M – Eine Stadt sucht einen Mörder (M – A city looks for a murderer) is a 1931 German film directed by the legendary Fritz Lang. Lang, known for such films as Metropolis (1927), The Big Heat (1953) and Fury (1936), believed M to be his finest work. Being the first sound film he made, Lang managed to create a brilliant film, while still tackling a truly horrendous topic and all of the social complications that exist within it. His use of sound technology to overcome space and time issues in telling the story are truly ingenious for the time, making it a must-watch for film buffs everywhere.
In the film, the city of Berlin of is shown to being terrorized by an elusive child murderer, played by a baby-faced Peter Lorre (known for films such as Casablanca (1942) and The Maltese Falcon (1941)). The whole city is on the lookout for this murderer, causing mass hysteria to take over the streets of Berlin. In an attempt to capture the murderer, the police begin rounding up all the criminals in the city. In order to get the police off of their backs, the criminal leaders decide to take matters into their own hand and find the murderer themselves.
It’s hard to believe the film is Lang’s first talkie, as his use of sound technology here is absolutely remarkable. He uses sound as the primary way to unify a central idea through a series of sequences. For instance, the beginning of the film introduces the audience to the murderer not by showing him on screen, but rather by his whistling. These shots of him whistling while luring his young victim are intercut with a eerily quiet parallel action sequence of the victim’s mother awaiting the child’s return from school. This entire scene relies on the use of sound for its continuity and eventual culmination; the mother’s cries for her daughter become louder and louder as the time passes, then suddenly become a mere echo as audience’s are shown a shot of the child’s ball rolling through some bushes and her ballon stuck in a telephone line. It is apparent that something terrible has happened to the child; her mother has lost her.
Lang continues to use sound as the primary driving force within the film, such as when a crowd of people on a sidewalk are reading a bulletin posting about the latest heinous crime the murderer has committed. As they are reading the bulletin, the scene cuts to a group of rich men sitting at a table reading the exact same thing. This cut between two different social groups who are reading the exact same thing highlights the terror that the murderer has induced within all the citizens of Berlin. Dictating the edits via sound is also incredibly efficient as well, as the audience moves fluidly through diegetic time and space while still being able to follow the main story at hand.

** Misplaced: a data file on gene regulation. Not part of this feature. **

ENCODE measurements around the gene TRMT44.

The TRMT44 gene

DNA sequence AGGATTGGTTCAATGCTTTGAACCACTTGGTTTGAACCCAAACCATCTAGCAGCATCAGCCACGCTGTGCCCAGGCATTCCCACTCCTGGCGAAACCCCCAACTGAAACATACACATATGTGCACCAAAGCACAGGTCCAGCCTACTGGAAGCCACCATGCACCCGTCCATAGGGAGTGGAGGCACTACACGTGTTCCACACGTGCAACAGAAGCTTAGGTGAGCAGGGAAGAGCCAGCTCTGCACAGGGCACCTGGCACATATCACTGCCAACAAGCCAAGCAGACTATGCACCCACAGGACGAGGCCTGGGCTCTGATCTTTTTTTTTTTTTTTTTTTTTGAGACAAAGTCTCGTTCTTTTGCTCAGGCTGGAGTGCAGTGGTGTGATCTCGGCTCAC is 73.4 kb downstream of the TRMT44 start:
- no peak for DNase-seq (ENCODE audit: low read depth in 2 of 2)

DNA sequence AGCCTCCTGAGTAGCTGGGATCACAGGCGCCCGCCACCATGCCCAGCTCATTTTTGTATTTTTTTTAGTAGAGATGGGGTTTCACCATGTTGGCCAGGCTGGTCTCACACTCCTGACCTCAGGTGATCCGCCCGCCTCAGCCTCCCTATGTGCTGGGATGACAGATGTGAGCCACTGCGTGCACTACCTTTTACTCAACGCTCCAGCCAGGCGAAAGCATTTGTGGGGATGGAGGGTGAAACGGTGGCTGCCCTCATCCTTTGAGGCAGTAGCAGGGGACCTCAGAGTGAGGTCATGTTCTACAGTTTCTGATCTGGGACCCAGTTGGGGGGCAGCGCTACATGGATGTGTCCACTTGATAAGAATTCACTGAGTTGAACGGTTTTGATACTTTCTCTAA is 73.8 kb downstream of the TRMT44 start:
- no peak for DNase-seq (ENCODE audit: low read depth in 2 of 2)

Taking into account the idea that a film is a cultural product of its times, it isn’t hard to make the connection between the mob-mentality displayed in the film and the uprising of the Nazi party that was occurring at the same time in the real-world. Even before starting production on the film, Lang faced heavy criticism by Nazi-supporters who believed the film was supposed to depict Nazis.
Personally speaking, M is one of my favourite films of all-time. Film’s ability to evoke emotional responses within us merely through the way in which sounds and images are edited together is quite a remarkable thing when you think about it, and also something very unique to the film form. Lang evokes this exact sentiment through this powerful film which I truly urge you all to check out.
If you missed our screening of it on Friday October 16th @ 5pm in SS 203, you can always check out the TFDL or your local library for copies.
By Raeesa Farooqi